Thatcher encouraged ordinary people not only to own the companies they worked for but also to own the houses they live in. Huge numbers of council houses ere sold to their tenants. The cash generated from the sale of these houses and the public companies served to alleviate the massive budget deficit considerably. In the above, primarily economic areas Thatcher has devolved power to others i. e. shareholders. Margaret Thatcher spent a lot more of her time, though, taking power from other organisations and concentrating them in Westminster.

The most notable example of this power struggle was against local government in general and Ken Livingstone’s GLC in particular. Thatcher also opposed further UK integration into Europe perhaps to preserve her powers. So while Thatcher believed in personal freedom she also believed very strongly that in areas such as law and order or defence the government should be strong. Mrs. Thatcher’s tenure included reforms in public spending and social services which helped make Britain’s economy more efficient.

In her first few years of office government spending was cut by ? 1 billion, including cuts in housing, energy, education, employment, industrial subsidies, transport and foreign aid. The only departments that were not scaled down were the police and armed forces. These changes were probably necessary for even in 1983 the overnment still had to borrow ? 3 billion. One component of the public sector that was in need of major repair was education. As the Thatcher government was brought in, education in Britain had serious defects.

Schools had teachers of low quality, students of low achievement, leaking roofs and poor libraries. The Education Reform Act released in 1988 sought to correct the situation. Under the legislation, local politicians would no longer be automatically in charge of schools, hence there were provisions for self-government in every secondary school and most primary schools. Teachers would no longer be automatically in charge of what should be taught, letting government decide course content. The increased control of education in Mrs.

Thatcher’s hands allowed her to reform history curricula so that they contained facts as opposed to trends, and British as opposed to foreign history. The reforms in education should also enable the government to keep local schools on track on sober policies in the interest of a quality education for each student, and not different learning content and teaching styles according to the whim of each individual locality. The Tories also showed insight into the future as Mrs. Thatcher designated 1982 the «Information Technology Year,» with an initiative to put a desktop computer in every secondary school.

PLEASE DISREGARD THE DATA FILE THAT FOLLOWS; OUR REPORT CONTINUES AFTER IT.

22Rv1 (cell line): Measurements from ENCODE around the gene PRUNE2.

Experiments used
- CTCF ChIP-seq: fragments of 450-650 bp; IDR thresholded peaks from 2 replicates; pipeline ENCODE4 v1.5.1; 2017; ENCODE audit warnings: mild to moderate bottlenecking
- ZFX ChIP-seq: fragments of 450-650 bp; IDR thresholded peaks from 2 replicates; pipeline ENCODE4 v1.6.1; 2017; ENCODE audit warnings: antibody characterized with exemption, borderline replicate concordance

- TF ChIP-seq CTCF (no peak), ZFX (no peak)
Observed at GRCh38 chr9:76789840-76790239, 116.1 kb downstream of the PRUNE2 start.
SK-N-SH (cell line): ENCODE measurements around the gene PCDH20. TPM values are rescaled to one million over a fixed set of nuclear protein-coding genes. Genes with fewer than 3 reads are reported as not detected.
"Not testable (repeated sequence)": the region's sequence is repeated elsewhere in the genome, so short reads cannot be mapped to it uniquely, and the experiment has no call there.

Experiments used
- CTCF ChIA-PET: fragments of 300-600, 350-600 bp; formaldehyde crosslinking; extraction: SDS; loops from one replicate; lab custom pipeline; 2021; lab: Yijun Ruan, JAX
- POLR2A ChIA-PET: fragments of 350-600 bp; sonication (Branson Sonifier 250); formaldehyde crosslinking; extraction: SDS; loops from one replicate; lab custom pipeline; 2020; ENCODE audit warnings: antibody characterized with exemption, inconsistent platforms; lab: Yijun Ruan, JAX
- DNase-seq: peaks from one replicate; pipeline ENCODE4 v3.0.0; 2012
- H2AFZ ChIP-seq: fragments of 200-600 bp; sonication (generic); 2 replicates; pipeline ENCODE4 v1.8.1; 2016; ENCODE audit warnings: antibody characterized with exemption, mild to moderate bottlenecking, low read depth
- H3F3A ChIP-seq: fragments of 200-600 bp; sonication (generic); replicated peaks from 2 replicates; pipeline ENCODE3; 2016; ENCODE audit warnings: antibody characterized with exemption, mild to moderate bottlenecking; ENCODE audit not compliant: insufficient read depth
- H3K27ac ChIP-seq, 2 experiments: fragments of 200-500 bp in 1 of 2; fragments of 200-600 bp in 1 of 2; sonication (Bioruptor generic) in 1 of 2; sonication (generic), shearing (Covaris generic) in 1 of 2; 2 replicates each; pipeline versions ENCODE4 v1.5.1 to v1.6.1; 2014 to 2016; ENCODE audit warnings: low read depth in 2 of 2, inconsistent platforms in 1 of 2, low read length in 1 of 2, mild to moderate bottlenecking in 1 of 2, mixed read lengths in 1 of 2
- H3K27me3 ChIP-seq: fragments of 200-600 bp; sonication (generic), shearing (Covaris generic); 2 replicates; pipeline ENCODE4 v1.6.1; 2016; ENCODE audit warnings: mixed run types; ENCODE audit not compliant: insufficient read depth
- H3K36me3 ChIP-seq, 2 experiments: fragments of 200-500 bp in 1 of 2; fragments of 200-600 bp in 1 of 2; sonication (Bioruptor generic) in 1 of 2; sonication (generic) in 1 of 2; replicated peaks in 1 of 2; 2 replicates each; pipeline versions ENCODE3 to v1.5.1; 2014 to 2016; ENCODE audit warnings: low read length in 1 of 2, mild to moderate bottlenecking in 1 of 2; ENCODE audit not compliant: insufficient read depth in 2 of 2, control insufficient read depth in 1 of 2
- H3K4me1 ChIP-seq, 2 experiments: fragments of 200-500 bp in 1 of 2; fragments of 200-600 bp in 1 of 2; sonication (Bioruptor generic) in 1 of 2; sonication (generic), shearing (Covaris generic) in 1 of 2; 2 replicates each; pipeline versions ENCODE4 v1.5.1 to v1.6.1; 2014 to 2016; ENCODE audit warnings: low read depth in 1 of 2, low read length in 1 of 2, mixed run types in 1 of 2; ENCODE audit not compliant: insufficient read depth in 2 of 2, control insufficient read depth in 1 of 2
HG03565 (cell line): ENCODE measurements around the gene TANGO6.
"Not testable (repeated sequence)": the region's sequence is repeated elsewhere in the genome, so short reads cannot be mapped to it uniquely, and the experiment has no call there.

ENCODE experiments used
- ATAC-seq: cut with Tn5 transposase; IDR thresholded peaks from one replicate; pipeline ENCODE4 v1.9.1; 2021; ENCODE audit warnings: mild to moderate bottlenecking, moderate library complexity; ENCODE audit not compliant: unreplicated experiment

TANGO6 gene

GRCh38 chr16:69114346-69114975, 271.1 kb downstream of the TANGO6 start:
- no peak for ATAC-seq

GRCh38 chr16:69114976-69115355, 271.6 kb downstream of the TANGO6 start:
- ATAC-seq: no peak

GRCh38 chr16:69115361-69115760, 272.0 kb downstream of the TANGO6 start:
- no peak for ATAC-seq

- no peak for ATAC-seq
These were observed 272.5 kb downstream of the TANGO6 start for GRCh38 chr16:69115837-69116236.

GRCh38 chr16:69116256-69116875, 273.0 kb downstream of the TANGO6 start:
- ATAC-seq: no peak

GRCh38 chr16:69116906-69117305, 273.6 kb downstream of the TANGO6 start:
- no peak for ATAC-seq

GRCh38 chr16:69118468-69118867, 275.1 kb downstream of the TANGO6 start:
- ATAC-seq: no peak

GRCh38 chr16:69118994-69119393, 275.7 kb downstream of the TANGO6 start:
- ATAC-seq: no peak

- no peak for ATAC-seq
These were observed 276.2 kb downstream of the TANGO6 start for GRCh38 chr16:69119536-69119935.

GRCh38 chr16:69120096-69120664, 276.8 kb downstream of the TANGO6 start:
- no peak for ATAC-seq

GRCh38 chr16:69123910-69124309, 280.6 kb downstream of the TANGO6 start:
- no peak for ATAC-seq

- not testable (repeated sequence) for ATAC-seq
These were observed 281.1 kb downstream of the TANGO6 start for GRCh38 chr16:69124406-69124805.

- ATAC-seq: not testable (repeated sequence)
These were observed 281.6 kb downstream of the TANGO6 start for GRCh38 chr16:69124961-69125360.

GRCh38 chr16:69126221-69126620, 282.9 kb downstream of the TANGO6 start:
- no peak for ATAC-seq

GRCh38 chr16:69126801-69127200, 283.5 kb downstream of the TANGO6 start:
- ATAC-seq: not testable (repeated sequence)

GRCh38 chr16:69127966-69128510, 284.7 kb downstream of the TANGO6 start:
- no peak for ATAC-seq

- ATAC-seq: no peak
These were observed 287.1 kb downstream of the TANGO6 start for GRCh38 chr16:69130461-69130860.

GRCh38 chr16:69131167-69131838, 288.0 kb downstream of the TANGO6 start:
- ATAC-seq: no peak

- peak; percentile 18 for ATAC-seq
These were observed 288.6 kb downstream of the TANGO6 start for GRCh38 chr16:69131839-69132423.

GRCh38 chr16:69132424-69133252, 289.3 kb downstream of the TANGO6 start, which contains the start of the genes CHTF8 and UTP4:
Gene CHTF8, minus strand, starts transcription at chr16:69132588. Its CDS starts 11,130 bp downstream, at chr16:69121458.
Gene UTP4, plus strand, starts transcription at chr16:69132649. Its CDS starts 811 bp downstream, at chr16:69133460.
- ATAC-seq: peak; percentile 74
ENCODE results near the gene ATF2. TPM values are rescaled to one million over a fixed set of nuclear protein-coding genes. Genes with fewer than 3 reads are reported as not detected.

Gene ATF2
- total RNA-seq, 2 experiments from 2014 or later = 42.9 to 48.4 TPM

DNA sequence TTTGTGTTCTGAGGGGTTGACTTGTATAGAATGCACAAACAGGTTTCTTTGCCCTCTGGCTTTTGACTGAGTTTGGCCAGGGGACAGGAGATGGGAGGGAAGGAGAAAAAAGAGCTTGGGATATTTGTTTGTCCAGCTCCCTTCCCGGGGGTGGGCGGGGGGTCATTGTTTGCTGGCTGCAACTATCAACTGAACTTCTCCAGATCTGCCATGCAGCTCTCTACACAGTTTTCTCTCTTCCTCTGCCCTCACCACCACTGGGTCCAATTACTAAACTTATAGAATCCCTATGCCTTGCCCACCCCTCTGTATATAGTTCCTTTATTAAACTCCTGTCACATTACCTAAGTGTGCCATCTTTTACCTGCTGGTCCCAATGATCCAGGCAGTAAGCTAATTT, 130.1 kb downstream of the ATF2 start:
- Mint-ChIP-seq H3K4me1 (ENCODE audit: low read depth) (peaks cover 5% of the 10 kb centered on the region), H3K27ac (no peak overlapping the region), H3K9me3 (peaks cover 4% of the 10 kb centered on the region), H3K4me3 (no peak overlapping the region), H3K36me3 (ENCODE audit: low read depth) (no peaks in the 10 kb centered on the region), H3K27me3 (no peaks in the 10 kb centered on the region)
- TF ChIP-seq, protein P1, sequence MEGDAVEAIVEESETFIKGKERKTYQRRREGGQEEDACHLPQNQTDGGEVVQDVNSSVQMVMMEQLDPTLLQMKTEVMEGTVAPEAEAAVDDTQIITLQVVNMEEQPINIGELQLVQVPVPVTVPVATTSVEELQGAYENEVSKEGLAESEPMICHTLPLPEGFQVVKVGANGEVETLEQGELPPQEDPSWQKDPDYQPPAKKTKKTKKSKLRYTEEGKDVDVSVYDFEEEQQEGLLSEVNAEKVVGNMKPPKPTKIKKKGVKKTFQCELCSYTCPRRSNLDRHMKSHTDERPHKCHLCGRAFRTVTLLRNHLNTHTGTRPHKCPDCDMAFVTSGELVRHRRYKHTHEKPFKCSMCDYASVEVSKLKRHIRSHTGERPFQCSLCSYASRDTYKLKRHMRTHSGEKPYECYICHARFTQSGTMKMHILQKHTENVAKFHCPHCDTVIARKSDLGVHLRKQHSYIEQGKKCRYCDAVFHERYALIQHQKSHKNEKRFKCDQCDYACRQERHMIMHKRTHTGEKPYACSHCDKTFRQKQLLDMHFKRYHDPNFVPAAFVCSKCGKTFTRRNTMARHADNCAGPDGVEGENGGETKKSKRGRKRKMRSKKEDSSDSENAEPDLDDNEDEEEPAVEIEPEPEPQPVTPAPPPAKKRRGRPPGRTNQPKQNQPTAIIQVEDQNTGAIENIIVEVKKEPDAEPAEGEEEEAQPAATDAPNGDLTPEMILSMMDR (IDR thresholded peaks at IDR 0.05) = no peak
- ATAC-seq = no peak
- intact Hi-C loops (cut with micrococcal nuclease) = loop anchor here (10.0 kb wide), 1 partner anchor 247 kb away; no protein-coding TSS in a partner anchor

This increased control of education could, though be setting a dangerous precedent as it stops teachers from setting their own agendas and smacks of dictatorship-like mind control. Thatcher also sought to re-educate the public in more subtle ways. As she was a self – made woman who had fought her way up from grammar school she wanted to encourage enterprise. She did this in direct ways like cutting the top ate of income tax but also, as mentioned, through re-education; she wanted to encourage an American style reckless pursuit of wealth for its own good.

She tried to devulgarize the nouveau-riche and remove the stigma of bankruptcy. It is debatable whether Thatcher had a blueprint for Britain when she came to office or whether she just reacted to the changing stimuli of the country with a series of responses that came to be known as Thatcherism. I believe it was a combination of the two; she had a strong set of principles which she made her decisions by. These principles can be identified as a belief in ndividual freedom and a strong role for government defending that freedom.

So the word Thatcherism is best applied to a description of principles rather than a description of the individual policies she used. The most memorable and some would say brilliant aspect of Thatcherism was not the policies she put in practice but the sheer force of her personality. She controlled her cabinet absolutely and pursued vendettas in a quasi-immature fashion against people who she believed might stand in her way. She was the archetypal conviction politician who pushed through unpopular policies with he sheer force of her personality.

The effectiveness of as prime minister must be measured with numbers in order to build up a subjective view and not one that is swept up in the romantic aura of her personality. From 1983-1987 real average weekly earnings were increased by 14% while the stock-market quintupled in value. While these figures are selective and do not represent the whole of her administration they show that Britons should be grateful to her for improving their national economic health, for stopping the socialist rot in our country and for increasing the standing of Britain in the world.